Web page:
Harnessing urban water demand: Lessons from North America

Patricia Gober, Ray Quay

Research output: Chapter in Book/Report/Conference proceedingChapter

1 Scopus citations


Urbanization stresses water resources by disrupting the natural flow of Earth’s freshwater systems, concentrating demand and separating modern industrial societies from the natural lakes and rivers that provide water to homes and businesses. Globally, water for urban or domestic uses averages only 10 percent of all withdrawals from nature (agriculture is by far the largest sector for consumptive water use), but is exceedingly important for human welfare (World Water Assessment Programme, 2009). McDonald et al. (2011) estimate that 150 million people now live in cities with persistent water shortage; this number is projected to rise to as much as one billion in 2050. More effective management of urban water demand is vital for climate adaptation, sustainable development, environmental protection and global food security.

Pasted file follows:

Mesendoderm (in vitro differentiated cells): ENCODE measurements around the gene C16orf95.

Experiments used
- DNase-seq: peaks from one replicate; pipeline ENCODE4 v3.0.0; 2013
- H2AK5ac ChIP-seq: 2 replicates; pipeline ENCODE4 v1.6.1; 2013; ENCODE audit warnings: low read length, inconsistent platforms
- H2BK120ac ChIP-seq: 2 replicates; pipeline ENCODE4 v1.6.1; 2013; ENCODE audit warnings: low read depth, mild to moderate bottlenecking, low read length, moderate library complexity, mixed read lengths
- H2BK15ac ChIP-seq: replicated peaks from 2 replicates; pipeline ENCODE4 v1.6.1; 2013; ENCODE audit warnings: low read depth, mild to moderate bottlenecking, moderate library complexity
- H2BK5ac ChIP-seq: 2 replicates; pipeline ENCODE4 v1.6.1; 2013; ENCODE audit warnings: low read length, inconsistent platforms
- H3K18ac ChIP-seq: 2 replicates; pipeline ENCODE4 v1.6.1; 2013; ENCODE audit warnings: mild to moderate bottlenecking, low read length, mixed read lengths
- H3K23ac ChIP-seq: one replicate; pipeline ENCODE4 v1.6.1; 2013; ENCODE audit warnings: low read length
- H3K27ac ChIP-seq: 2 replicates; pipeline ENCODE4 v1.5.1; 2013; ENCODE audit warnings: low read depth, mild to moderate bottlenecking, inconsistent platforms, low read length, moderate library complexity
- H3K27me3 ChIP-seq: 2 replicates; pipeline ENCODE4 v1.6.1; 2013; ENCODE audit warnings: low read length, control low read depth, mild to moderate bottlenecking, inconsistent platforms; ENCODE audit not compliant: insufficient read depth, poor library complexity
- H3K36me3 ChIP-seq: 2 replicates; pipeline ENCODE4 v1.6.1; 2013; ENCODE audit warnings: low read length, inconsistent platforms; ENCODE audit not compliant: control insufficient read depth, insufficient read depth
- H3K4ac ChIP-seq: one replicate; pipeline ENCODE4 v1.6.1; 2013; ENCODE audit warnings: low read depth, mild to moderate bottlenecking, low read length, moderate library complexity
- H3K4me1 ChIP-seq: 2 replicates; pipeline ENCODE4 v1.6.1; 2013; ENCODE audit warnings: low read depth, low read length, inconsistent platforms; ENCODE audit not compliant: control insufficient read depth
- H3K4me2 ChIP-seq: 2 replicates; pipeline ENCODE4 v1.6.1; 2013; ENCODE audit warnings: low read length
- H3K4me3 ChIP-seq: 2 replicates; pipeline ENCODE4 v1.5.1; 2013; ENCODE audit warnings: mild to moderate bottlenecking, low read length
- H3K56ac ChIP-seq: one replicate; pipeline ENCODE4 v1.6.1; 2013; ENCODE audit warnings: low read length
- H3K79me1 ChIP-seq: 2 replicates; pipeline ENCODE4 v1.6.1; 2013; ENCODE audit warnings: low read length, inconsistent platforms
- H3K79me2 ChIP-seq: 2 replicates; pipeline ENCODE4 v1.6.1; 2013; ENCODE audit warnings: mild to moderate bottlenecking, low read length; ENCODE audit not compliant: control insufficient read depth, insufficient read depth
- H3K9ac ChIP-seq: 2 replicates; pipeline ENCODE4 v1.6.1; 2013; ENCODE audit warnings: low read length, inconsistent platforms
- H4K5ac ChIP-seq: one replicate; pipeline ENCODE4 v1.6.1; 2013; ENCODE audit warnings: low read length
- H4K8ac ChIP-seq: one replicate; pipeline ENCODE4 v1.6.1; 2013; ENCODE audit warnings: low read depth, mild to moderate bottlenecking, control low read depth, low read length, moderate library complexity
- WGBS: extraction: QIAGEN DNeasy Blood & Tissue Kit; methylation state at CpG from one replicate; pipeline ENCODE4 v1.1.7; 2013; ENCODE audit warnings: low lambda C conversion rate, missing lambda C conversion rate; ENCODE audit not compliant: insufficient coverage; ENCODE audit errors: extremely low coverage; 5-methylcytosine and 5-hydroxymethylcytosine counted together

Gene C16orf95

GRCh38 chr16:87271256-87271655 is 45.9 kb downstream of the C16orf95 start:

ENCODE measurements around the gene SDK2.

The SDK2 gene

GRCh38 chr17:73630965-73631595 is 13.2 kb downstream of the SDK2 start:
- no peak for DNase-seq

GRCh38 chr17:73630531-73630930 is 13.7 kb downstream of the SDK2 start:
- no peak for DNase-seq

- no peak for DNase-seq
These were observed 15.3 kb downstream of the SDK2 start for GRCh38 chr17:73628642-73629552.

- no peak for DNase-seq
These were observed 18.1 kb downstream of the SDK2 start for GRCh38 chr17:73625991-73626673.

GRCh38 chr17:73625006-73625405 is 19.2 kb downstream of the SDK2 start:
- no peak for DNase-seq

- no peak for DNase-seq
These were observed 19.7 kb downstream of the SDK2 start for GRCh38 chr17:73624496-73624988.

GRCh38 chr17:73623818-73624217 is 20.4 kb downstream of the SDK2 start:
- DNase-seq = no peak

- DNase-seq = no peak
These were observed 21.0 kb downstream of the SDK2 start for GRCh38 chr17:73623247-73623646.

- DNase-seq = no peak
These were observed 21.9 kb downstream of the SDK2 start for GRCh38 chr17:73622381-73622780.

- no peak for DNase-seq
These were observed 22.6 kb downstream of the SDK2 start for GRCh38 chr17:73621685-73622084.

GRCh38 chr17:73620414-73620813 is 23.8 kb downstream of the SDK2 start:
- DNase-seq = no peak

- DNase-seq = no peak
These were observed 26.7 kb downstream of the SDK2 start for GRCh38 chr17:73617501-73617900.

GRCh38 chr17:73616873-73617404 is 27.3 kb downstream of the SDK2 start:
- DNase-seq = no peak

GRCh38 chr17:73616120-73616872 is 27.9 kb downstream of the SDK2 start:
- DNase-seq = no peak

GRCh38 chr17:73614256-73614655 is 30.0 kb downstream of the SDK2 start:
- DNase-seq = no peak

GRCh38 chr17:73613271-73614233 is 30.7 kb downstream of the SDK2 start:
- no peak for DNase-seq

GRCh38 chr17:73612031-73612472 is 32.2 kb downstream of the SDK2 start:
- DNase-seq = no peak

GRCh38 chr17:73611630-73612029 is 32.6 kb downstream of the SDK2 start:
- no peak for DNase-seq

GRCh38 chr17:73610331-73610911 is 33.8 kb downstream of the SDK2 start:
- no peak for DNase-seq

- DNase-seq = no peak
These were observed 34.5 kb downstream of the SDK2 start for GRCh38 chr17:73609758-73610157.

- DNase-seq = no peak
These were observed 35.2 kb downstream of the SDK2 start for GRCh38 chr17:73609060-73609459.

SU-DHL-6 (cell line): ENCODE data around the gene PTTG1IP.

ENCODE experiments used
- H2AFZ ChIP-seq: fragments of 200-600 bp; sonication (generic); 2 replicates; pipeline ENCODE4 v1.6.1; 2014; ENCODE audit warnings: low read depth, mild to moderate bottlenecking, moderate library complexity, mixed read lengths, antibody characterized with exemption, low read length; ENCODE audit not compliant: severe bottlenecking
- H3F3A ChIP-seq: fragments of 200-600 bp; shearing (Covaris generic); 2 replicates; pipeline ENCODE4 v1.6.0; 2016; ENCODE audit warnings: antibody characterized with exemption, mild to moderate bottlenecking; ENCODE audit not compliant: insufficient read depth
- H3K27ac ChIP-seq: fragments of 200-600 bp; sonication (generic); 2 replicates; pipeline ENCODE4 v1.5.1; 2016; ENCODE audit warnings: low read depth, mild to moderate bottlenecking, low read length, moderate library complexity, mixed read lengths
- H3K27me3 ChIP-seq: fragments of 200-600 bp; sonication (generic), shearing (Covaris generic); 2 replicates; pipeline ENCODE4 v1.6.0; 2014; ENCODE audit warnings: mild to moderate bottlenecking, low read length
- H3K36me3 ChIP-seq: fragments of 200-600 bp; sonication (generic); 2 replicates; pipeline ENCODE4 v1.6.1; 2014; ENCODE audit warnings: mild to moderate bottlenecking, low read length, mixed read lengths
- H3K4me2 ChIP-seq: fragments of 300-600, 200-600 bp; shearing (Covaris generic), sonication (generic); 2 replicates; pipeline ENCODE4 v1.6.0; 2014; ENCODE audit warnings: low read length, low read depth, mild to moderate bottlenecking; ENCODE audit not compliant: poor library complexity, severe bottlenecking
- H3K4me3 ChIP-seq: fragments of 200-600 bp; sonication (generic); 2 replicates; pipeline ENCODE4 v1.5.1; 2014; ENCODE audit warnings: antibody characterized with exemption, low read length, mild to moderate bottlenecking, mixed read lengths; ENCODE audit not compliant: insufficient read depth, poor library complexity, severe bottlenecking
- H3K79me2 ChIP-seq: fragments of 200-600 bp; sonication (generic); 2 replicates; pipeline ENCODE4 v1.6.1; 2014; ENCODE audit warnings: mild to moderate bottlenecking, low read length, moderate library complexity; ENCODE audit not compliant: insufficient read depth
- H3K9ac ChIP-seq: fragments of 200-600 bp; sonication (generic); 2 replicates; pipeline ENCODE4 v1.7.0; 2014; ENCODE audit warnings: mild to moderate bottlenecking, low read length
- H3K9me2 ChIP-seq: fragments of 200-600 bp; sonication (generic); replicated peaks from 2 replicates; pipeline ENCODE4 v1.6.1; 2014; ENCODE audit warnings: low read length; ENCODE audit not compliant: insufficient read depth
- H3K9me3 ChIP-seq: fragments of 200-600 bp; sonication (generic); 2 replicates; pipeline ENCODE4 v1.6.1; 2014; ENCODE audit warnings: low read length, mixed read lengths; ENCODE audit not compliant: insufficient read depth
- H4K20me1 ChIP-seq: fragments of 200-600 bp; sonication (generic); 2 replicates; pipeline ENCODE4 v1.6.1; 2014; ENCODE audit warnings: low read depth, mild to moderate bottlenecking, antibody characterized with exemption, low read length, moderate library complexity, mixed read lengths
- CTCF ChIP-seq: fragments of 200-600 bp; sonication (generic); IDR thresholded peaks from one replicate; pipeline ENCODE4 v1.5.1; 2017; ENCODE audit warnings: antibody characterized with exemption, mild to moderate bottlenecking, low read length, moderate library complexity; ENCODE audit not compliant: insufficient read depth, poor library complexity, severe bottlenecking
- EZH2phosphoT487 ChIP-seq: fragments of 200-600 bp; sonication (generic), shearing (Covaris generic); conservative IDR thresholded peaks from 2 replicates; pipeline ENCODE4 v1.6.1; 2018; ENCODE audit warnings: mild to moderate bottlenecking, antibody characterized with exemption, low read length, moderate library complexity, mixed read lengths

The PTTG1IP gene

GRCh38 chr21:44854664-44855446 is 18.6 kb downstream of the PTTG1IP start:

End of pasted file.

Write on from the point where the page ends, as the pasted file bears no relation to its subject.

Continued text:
Original languageEnglish (US)
Title of host publicationThe Routledge Handbook of Urbanization and Global Environmental Change
PublisherTaylor and Francis
Number of pages13
ISBN (Electronic)9781317909323
ISBN (Print)9780415732260
StatePublished - Dec 22 2015

ASJC Scopus subject areas

  • Engineering(all)
  • Arts and Humanities(all)
  • Social Sciences(all)
  • Earth and Planetary Sciences(all)


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